We use the term "ally" for someone who is truly supportive of the survivor. Often people in the survivor's life are trying to be helpful, but are doing so in ways that don't feel helpful or supportive to the survivor. Examples: encouraging the survivor to "leave it in the past," trying to "cheer up" a survivor who is feeling sad or angry, or attempting to have the survivor view the abuse as less painful because "it could have been worse." These strategies: denial, avoidance, and minimization are commonly used by survivors and those trying to "help," but they interfere with the process of true healing.
Tips for being a good support person:
1. Listen. Listen. Listen.
Try not to interrupt or overreact with your own thoughts and feelings. You may need to process your own reactions with someone to support you too. Most importantly, the survivor needs you to "be there" for her/him. Let them know that you are open to hearing anything they wish to share, and that although it's painful and upsetting, you are willing to enter those difficult places with them and to receive their words with respect. Ask how you can be of help in the healing process and honor the answer. Acknowledge and validate the survivor's feelings. If you have feelings of outrage, compassion, pain for their pain, do share them. There is probably nothing more comforting than a genuine human response. Just make sure your feelings don't overwhelm theirs.
2. Believe the abuse or rape happened.
Sometimes when we are shocked or upset about what we are hearing, we react with denial. It is very damaging to survivors when someone they are trusting with their painful secret does not believe them. Even if they sometimes doubt themselves, even if their memories are vague, even if what they tell you sounds too extreme, believe them. Don't try to make the survivor prove her/his story by asking questions about how it happened. Survivors need to hear that they are believed and that it was not their fault.
3. Educate yourself about sexual abuse/rape and the healing process.
If you have a basic idea of what the survivor is going through, it will help you to be supportive. Reading this is a great start! Check out the Resources for Allies. The more you know, the the more supportive you’ll be!
4. Help empower the survivor to feel safe again.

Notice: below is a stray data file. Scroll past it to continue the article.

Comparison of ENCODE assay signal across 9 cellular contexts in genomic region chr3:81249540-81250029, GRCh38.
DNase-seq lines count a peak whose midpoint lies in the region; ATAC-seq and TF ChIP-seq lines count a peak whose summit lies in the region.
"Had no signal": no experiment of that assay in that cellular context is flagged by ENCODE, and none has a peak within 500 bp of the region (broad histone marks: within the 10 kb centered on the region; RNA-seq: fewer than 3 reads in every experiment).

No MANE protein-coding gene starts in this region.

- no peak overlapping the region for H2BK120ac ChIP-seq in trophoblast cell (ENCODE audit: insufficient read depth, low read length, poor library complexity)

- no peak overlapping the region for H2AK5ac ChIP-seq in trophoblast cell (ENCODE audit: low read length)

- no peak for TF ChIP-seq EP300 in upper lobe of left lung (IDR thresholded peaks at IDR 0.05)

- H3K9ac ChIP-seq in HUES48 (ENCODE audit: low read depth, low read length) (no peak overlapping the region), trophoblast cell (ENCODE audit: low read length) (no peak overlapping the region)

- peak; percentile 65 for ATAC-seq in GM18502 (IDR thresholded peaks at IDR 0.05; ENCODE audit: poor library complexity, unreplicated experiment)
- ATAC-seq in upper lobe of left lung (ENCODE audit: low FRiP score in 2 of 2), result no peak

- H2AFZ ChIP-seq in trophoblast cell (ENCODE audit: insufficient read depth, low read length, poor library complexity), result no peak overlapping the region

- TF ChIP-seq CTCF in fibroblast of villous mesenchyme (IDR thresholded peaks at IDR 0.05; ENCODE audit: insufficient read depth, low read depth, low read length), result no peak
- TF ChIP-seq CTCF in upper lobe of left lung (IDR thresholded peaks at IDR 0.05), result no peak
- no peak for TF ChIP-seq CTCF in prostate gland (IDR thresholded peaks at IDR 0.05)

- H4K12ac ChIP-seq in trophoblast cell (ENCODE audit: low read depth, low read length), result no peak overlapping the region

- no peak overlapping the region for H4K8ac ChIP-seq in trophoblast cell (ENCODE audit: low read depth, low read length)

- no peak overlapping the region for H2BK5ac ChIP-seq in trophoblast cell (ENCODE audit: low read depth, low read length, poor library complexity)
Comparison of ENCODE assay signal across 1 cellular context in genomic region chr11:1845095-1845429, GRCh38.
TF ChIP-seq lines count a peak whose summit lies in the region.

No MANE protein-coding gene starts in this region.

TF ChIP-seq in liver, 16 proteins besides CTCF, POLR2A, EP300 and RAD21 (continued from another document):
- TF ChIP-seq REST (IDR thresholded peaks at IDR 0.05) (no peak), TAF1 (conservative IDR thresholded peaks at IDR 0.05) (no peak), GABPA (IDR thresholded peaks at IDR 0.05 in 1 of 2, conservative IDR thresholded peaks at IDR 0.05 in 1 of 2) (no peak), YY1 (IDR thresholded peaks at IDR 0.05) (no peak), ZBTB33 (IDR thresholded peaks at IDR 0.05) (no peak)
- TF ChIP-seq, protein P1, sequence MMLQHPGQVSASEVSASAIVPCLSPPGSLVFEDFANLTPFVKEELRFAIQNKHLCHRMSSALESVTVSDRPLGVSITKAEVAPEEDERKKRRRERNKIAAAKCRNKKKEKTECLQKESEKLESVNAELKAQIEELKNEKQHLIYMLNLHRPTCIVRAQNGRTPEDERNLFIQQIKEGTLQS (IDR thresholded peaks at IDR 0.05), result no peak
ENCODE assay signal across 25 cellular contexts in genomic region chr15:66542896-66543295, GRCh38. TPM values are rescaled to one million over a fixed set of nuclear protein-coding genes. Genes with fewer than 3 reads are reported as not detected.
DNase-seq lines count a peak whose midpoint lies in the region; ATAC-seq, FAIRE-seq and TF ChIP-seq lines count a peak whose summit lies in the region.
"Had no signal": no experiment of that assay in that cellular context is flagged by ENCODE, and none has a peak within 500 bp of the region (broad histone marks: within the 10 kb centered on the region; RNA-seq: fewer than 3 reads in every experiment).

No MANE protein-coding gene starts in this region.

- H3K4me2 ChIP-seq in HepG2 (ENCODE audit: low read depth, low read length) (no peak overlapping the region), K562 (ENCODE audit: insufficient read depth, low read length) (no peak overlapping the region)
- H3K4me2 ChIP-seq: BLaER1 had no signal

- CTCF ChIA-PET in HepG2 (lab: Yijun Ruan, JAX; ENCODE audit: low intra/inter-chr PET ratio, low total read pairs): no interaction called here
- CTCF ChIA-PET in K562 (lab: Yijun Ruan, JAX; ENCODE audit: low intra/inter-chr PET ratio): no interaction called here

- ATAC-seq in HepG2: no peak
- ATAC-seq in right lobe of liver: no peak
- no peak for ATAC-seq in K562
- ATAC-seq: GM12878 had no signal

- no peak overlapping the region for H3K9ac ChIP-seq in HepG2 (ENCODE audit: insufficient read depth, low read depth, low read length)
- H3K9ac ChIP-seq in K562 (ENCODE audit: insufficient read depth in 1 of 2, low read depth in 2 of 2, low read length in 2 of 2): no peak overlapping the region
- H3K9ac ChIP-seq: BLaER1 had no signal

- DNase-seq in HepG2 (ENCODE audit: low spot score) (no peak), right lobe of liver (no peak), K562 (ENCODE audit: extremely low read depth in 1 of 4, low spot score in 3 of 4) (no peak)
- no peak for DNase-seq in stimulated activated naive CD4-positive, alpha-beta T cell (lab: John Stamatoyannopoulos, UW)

Many people who have been sexually abused or assaulted experience a sense of helplessness, fear, shame, rage, and violation. Helping the person talk about fears and identifying ways to feel safe again may help the survivor deal with those feelings while taking positive steps. Without telling the survivor "you need to do this, you need to do that," you may be able to offer constructive suggestions that (s)he hadn't already thought of.
5. Assist the survivor in validating the damage.
All sexual abuse & rape is harmful. Even if it's not overtly "violent", physical, or repeated, all sexual victimization has serious consequences. There is no positive or neutral experience of sexual abuse or rape.
6. Be clear that the abuse or rape was not the survivor's fault.
No one asks to be abused or raped. The survivor did what (s)he had to do to survive. It is always the fault of the perpetrator.
7. Don't sympathize with the abuser.
Survivors need to experience their feelings about the abuse and their abuser. Trying to figure out "why" the abuser did this, or pointing out the "good qualities" of the abuser is very damaging to this process, and the survivor may not trust that you are truly believing and validating her/his truth.
8. Offer support in whatever way the survivor needs it.
Healing is a slow, spiral process that can't be hurried. People heal in different ways, at their own pace. Don't try to guess what they need; ask them instead. For example, one woman may appreciate being held and touched, while another may find that touching triggers memories of what happened. Be honest about it. Don't promise to be there for a survivor in ways that you can't or in ways that overstretch your limits. It is far better to say you can't meet a need than to break a promise or be there feeling resentment.
9. Encourage the survivor to get support from various people/sources.
In addition to offering your own caring, encourage them to reach out to others. Get support for yourself. You will have many feelings about the abuse or rape also. You need to take care of yourself so you can be there for the survivor. The survivor may find it difficult to talk to you if (s)he thinks it upsets you. If so, encourage the survivor to speak with another trusted person. Remember that being sexually victimized brings up feelings of powerlessness - encourage the survivor to make choices and avoid insisting that the survivor talk to you.
10. Get professional help when needed.
Most survivors are not suicidal, but sometimes the pain of the abuse or rape is so devastating that the survivor may have the desire to kill herself/himself. If you are close to a survivor who is suicidal, get help immediately. The survivor may also need professional help if, after a reasonable amount of time, the survivor is still unable to deal with day-to-day life problems.
11. Accept that there will very likely be major changes in your relationship with the survivor as they heal.
If you are the partner of the survivor, choose an appropriate time (NOT right after an assault) to discuss how the survivor feels about herself/himself, the abuse, and your life together. It may be difficult for the survivor to handle or resume former activities for some time. The closeness and intimacy you may have shared before the abuse could be affected. Consider talking with a counselor, either individually or as a couple.
12. See and validate all the strengths that the survivor has.
Continue to see the survivor as a strong, courageous person who is reclaiming her/his own life.